Looking Back On 2018

Happy New Year from Tinicum CSA! It somehow seems fitting that December 31st, 2018 ended with rainy weather. In fact, 2018 was the wettest year on record for the farm, and with the exception of 2011, Pennsylvania’s wettest year ever recorded. Bucks County experienced +18 inches above normal rainfall, reaching a total of 66.2 in. for the year. This proved a particular challenge for anyone growing food in the region, including your farmers.

According to New Jersey State Climatologist, David Robinson, “The ocean surfaces and atmosphere have gotten warmer, So with that you have more moisture in the atmosphere. And the warmer atmosphere can hold more moisture.” The weather has always been the most notorious x-factor in farming, but with climate change it poses an even greater challenge to farmers and a real threat to our food security. This year’s rain was remarkable because it wasn’t due to any one major weather event, like a hurricane. Most of the increased rainfall in 2011 was due to Hurricane Irene and Tropical Storm Lee. Instead, 2018 had almost constant rain week after week. This kind of weather makes it extremely difficult to prepare ground for planting and creates conditions that promote plant disease. And in an organically managed system it can be difficult to prevent fungal diseases from wiping out whole plantings of certain crops. In addition to the rain, we experienced excessive heat this summer. According to the National Oceanic and Atmospheric Administration, “the Summer of 2018 ranked as the fourth hottest summer on record for the contiguous United States.” 


2018 Achievements


So you may be wondering, how did things go for Tinicum CSA in 2018? The short answer is: Really well! When I think back on 2018, I bear in mind these 3 highlights:

1. We grew 51,846 lbs of produce, surpassing 2017’s yield by 936 lbs. This increase in production feels good considering the difficult growing conditions.

2. We exceeded our CSA Membership goal. This means that the farm’s CSA model is continuing to prove itself sustainable and indicates that we’re doing a good job of offering high-quality produce and an enjoyable experience for our Members.

3. We received 10 Donated Shares, which shows a consistent generosity of spirit in our community. This helps Tinicum CSA be a real part of the local efforts to address food insecurity by providing healthy, abundant produce to people in need. Thank you!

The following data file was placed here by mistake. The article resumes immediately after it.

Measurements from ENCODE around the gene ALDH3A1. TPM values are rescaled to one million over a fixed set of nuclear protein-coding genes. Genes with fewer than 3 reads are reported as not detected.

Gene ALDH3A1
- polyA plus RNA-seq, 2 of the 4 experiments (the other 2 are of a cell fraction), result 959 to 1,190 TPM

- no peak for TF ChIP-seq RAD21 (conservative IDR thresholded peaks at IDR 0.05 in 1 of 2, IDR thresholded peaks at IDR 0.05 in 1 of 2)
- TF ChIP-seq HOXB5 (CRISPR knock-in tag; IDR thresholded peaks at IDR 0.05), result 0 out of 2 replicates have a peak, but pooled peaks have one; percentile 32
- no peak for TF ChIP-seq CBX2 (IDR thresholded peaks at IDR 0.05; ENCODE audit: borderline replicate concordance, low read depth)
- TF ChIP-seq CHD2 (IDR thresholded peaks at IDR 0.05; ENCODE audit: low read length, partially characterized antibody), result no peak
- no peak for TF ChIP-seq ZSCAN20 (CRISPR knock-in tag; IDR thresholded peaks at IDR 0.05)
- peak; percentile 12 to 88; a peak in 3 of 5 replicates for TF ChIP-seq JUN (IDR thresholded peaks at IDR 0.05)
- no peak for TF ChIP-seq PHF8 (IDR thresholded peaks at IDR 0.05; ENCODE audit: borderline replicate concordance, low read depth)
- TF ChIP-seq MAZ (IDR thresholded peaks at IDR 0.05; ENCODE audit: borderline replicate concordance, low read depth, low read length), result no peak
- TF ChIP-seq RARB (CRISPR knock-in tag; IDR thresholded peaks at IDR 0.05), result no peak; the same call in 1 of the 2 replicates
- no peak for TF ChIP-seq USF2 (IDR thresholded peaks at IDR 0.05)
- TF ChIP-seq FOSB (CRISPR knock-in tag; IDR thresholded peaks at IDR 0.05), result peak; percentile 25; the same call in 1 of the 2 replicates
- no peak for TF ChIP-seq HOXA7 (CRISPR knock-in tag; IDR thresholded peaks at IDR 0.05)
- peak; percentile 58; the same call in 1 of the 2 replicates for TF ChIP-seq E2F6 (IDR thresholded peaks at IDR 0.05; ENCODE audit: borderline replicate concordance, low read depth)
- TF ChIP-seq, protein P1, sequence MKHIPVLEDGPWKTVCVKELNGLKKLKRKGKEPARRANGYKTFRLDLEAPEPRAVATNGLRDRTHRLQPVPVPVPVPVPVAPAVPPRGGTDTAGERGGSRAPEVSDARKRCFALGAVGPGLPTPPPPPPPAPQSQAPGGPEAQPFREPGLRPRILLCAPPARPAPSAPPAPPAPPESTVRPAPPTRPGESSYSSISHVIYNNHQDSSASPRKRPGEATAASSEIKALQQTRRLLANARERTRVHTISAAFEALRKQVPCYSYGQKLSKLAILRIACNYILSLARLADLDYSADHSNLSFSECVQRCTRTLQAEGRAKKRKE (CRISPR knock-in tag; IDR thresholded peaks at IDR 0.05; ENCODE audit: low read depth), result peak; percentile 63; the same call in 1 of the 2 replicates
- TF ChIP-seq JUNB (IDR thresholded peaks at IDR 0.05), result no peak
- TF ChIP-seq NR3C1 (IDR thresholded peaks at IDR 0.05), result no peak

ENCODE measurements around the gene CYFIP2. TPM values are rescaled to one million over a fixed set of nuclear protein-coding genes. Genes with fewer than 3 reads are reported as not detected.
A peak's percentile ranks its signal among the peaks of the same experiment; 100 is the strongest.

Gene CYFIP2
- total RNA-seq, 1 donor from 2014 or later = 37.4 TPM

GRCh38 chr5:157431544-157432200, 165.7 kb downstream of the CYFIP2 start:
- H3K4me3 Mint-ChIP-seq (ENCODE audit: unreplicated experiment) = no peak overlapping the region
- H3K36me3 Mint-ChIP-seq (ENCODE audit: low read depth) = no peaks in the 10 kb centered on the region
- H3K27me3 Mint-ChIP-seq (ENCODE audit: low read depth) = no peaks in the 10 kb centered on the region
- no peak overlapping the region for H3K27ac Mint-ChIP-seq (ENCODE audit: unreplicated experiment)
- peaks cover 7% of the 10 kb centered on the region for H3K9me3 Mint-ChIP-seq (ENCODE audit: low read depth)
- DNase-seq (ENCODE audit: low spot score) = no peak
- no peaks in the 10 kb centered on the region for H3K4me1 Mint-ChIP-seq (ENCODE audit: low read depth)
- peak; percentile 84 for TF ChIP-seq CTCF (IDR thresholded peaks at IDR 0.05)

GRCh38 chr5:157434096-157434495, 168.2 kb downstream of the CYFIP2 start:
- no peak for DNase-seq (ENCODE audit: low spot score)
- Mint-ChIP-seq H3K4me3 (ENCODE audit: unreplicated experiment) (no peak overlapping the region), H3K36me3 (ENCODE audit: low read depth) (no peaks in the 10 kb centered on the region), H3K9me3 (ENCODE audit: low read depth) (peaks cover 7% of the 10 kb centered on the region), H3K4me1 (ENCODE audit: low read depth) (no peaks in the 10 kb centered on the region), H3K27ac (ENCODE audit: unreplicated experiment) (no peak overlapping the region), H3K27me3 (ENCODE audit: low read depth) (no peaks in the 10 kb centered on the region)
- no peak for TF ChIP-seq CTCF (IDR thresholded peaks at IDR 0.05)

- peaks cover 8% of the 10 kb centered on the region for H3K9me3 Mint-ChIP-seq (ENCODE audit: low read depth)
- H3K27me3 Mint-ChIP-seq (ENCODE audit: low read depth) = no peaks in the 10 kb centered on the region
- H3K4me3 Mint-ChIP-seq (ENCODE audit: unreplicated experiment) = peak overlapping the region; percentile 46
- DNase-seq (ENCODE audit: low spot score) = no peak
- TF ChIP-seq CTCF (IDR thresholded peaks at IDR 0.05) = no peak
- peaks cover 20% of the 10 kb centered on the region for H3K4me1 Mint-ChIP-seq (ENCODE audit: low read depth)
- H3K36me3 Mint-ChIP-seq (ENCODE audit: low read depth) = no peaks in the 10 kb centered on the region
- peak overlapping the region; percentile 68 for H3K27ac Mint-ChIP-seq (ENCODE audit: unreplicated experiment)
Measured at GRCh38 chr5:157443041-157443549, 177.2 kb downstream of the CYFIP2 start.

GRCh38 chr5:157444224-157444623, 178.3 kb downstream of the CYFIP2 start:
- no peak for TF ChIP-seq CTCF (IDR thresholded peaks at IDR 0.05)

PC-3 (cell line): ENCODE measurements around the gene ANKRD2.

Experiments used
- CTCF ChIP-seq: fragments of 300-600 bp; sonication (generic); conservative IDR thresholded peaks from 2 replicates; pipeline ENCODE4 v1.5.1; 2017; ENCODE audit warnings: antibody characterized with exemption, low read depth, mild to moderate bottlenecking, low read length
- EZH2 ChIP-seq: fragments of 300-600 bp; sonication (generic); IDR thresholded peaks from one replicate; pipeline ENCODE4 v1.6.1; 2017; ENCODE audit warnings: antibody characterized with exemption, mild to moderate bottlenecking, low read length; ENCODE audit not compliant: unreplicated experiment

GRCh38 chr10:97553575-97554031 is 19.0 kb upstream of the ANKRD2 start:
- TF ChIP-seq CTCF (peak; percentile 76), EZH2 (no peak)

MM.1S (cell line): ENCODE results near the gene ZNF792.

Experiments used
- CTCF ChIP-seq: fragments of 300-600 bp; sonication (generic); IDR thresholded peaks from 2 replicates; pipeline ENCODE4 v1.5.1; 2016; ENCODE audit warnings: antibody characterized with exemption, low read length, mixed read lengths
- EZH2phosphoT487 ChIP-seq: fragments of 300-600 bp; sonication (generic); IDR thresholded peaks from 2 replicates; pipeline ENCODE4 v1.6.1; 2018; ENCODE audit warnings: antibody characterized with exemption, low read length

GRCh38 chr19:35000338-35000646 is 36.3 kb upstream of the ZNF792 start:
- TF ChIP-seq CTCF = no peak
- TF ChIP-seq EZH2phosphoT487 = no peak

I attribute much of the growing success to the wonderful sandy soil on the farm. Without the seemingly magical quality of “well-drained” soil, I do not think we would have been able to deliver such good shares in 2018. Though not all of our crops did as well as they could have, a majority of them exceeded my expectations. Many of my farmer friends in the area had a much harder time this year than I did. So I count myself fortunate to be growing on sandy soil. The difference between my experience and theirs was so great that I sometimes feel like renaming the farm “Climate Change Resiliency Farm Project”… or “Until the River Rises Farm.” Either way, I want to maintain an attitude of counting my blessings.



Speaking of counting, it’s fun to think of 2018 in terms of which crops we grew more than a ton of.

Crops we grew more than a ton (2,000 lbs) of:

– Tomatoes
– Melons
– Sweet Potatoes
– Lettuce
– Summer Squash
– Winter Squash
– Potatoes
– Carrots
– Cabbage

All of which are popular crops, continuing our efforts to grow what people want to eat.



We grew 5,931 lbs, only 69 lbs shy of 6,000 lbs. This was accomplished with the same number of beds as in 2017, but was an increase of 2,128 lbs over last year. The research that Stefan and I had done a few winters ago and our subsequent improved growing practices, including “green-sprouting” is definitely paying off, and it feels good to turn a popular crop like potatoes into a more reliable crop.









Other Highlights:

-2018 was our best Onion production year to date and we were able to begin distributing them on June 30th and continued to offer them in every share until the end of the season.

-Pick-Your-Own Raspberries worked out! We included them in the Pick-Your-Own offering for several weeks.


As your farmer, I feel a personal responsibility to grow great veggies for y’all. Each season I make small adjustments to the Crop Plan and do my best to adapt to the unique challenges presented by the weather. Some years have been marked by a month’s-long drought, or late frosts. This year was so incredibly wet that I sometimes felt like I was engaging in Improv-farming. For example, I’d go into a work day with a particular plan to transplant seedlings in the field and within an hour I’d be doing something completely different indoors. Sometimes the rain would clear out for long enough to finish a field task and then we’d have to quit our indoor task to take advantage of the fleeting sunny skies.

As we begin 2019 I am mindful of the unpredictability of our weather, grateful for the resiliency of crops grown on sandy soil, and thankful for the supportive CSA Membership that makes it all worthwhile. I sometimes refer to the Distributions as a “twice a week veggie performance” and it’s so satisfying to have an audience like all of you. I hope everyone has a restful winter and I’m excited to be growing for you, in what I hope is a drier year.